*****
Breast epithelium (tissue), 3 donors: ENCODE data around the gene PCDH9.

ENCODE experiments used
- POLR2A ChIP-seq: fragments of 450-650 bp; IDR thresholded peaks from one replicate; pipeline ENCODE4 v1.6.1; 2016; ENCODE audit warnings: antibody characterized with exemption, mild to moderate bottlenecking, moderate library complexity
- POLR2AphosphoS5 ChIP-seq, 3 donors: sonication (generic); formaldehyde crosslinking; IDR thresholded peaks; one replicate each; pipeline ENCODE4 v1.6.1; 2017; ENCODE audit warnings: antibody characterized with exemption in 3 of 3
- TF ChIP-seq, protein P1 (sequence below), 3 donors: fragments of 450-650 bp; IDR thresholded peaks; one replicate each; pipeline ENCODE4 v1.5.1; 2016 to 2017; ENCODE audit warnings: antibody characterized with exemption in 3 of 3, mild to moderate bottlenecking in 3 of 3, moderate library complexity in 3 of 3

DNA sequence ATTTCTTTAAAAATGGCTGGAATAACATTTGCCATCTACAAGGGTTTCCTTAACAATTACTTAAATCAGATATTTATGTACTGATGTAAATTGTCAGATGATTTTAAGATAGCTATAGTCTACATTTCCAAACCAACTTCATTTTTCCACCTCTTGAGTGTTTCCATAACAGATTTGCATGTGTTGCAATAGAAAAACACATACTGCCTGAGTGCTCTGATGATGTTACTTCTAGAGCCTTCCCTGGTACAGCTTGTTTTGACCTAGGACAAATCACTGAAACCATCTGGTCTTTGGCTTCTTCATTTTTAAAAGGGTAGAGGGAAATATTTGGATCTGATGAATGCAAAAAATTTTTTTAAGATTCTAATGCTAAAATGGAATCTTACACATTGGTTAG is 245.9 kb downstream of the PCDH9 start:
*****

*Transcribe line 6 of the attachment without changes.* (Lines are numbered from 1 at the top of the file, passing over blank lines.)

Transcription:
DNA sequence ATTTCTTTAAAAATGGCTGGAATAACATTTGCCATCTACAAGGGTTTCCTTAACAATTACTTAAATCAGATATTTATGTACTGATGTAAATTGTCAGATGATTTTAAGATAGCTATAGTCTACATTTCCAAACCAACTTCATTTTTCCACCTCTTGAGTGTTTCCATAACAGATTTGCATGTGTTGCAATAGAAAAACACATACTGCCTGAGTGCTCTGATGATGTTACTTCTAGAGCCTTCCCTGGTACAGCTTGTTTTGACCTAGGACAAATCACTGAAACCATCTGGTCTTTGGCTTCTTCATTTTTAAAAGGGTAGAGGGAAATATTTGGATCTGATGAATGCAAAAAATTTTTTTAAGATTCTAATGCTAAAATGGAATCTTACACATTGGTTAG is 245.9 kb downstream of the PCDH9 start: